Thursday, 7 March 2013

Finally, definitive evidence of the paranormal!

Shadow ghostSometime in the next week, month or year, someone will come up with what they will imply is definitive evidence that the paranormal is real. It might be an undeniably dramatic event caught on video during a ghost case. It could be a parapsychological experiment giving such obvious positive results that it will defy simple alternative explanation. It will doubtless cause controversy, with many people believing it while others dispute any paranormal interpretation. But here's the weird thing. A few years later, hardly anyone will have heard of it and paranormal will still be looking for that 'definitive evidence' that will change the world.

How do I know this? Because it's happened many times before! Take the Enfield Poltergeist case, for instance. It looked like a game changer at the time. But, few even remember it today. There are many similar examples. Back in the early 1990s, ASSAP had a number of exciting cases that also appeared to be good evidence for the paranormal. But who remembers them today? And I predict that this pattern will continue on into the future.

So why doesn't this apparently 'definitive' material ever change the way most people think about the paranormal for all time? I think there may be three main reasons.

Firstly, even at the time of release, the evidence is likely to be strongly disputed. It is likely that few people who did not already believe in the paranormal will change their mind as a result. And when such believers see that the evidence did not change anything, it is gradually forgotten.

Secondly, after some time has passed, anyone critically re-examining the original case or experiment will see obvious limitations that more recent methods or technology could have addressed. For instance, old still photos and tape recordings of haunting incidents are never going to be convincing when compared to modern HD video of similar events. Furthermore, more possible natural explanations for recorded incidents, that were either unknown, or could not be checked for at the time, will have emerged in the intervening years. Such things will tend to move the case from 'definitively paranormal' to 'not totally explained' at best.

Finally, some people have an unusual attitude towards the paranormal - they actually WANT it to remain mysterious! So whenever anyone comes up with an 'answer', whether paranormal or normal, their instinct is to reject it. The overall result is that public attitudes and beliefs towards the paranormal have apparently moved little in many decades. Ghosts are still spirits to most, despite the lack of any compelling evidence. This may be why many ghost researchers are still searching, apparently in vain, for definitive evidence for paranormal ghosts. The ghost hunting boom has seen unprecedented numbers of people seeking this definitive evidence but, despite all that effort and regular claims to have found it, nothing ever appears to change.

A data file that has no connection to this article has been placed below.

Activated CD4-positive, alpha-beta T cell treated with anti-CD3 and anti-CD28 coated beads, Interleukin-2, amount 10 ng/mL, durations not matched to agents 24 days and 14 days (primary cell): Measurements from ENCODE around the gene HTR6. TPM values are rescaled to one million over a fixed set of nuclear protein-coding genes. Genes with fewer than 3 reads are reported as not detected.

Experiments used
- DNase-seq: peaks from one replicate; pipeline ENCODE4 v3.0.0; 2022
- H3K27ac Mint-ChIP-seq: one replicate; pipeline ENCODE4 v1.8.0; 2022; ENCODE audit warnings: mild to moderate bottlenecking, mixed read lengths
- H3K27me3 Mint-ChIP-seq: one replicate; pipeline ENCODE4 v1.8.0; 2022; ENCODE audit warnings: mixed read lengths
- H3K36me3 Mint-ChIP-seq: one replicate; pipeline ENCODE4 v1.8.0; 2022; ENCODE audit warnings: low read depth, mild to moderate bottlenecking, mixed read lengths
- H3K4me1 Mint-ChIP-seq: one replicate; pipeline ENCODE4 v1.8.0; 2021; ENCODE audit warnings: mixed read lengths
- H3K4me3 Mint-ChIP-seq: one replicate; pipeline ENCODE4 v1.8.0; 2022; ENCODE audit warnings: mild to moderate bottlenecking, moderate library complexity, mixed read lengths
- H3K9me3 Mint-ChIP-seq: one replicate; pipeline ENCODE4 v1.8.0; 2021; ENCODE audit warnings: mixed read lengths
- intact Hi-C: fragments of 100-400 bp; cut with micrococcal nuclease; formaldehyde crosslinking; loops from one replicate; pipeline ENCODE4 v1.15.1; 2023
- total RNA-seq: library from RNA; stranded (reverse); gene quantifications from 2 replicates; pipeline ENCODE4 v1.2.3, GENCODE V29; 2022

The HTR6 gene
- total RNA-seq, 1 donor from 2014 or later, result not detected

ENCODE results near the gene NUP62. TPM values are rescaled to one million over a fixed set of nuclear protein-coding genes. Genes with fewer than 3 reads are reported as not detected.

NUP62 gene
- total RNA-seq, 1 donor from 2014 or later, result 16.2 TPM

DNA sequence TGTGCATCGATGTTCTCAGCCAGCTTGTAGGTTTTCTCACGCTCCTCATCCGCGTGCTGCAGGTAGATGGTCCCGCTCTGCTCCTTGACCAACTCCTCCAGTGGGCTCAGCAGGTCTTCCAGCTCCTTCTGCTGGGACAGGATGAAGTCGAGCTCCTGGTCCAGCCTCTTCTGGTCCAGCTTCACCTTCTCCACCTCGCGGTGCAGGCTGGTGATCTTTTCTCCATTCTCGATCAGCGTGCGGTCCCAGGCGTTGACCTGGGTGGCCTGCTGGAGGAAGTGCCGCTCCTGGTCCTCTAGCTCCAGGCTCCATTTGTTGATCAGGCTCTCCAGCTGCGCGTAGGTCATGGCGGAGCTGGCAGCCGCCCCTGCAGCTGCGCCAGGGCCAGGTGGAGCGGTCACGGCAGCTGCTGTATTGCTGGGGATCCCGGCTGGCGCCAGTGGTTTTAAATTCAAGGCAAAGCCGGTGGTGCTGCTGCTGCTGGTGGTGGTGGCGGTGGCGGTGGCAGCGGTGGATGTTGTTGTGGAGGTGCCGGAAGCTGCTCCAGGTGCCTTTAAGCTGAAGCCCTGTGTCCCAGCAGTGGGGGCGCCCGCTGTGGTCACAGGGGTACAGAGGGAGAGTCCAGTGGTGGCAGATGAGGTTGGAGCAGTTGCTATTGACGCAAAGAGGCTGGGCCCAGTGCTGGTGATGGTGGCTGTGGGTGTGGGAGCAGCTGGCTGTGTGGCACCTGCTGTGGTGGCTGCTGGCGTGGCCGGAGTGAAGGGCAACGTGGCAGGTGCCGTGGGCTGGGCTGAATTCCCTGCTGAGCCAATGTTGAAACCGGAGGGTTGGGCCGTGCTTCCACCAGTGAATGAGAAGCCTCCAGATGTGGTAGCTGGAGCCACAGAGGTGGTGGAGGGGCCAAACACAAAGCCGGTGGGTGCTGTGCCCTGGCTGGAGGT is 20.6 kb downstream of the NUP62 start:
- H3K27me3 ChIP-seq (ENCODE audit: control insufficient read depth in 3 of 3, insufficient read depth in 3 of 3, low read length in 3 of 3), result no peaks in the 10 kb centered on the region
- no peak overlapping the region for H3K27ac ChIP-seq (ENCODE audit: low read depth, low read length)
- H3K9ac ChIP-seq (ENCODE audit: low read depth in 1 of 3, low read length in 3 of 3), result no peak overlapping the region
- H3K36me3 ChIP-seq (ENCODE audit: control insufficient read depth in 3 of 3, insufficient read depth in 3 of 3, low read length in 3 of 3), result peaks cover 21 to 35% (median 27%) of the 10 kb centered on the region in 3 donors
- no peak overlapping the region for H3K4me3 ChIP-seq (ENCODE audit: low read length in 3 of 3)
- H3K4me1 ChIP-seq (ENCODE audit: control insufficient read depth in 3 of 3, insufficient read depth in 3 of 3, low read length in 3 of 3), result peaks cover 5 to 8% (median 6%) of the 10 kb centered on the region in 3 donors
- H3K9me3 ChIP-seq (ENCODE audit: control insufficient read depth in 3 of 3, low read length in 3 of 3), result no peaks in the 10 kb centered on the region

Is there a way around this apparently bleak never-changing future for paranormal research? Well, it's all a question of approach. The problem with the approach used by many people now is that they first propose a theoretical mechanism, the paranormal, to explain weird experiences and then seek definitive evidence of its existence. If, instead, you research the causes of the weird experiences themselves a different picture soon emerges. Many such experiences clearly have xenonormal causes which is why they will never produce evidence of the paranormal. And if there IS a paranormal cause to some currently unexplained cases, it should emerge naturally from such an approach. In other words, stop worrying about 'proving' the paranormal, it will emerge naturally, if it is there, if you just concentrate on the causes, natural or otherwise, of weird experiences.

1 comment:

  1. As ever, you make some excellent points here. The great majority of the population have depressingly short memories when it comes to the paranormal -- they take each reported event in isolation from everything else, utter a few knee-jerk OMGs and WTFs, and then go back to reading the latest celebrity gossip. Then there are the hardcore believers, who "know" the truth (e.g. that the human soul survives after death) and interpret everything as evidence supporting this. The hardcore skeptics are pretty much a mirror image of this -- they "know" the paranormal is impossible, so they dismiss reported events without even thinking of alternative explanations. The number of people who don't fit in any of the above categories -- i.e. people who are genuinely curious about apparently paranormal events, are open-minded about causes, and have good memories -- is depressingly small. What's more, it's my impression that such people tend to get more sceptical as they get older... for the simple reason that they do have good memories! I'm now in my mid-fifties, and I've been interested in paranormal-type subjects for over 40 years -- and I get the impression there are quite a few people of my generation (myself included) who used to tend towards belief but now tend towards disbelief.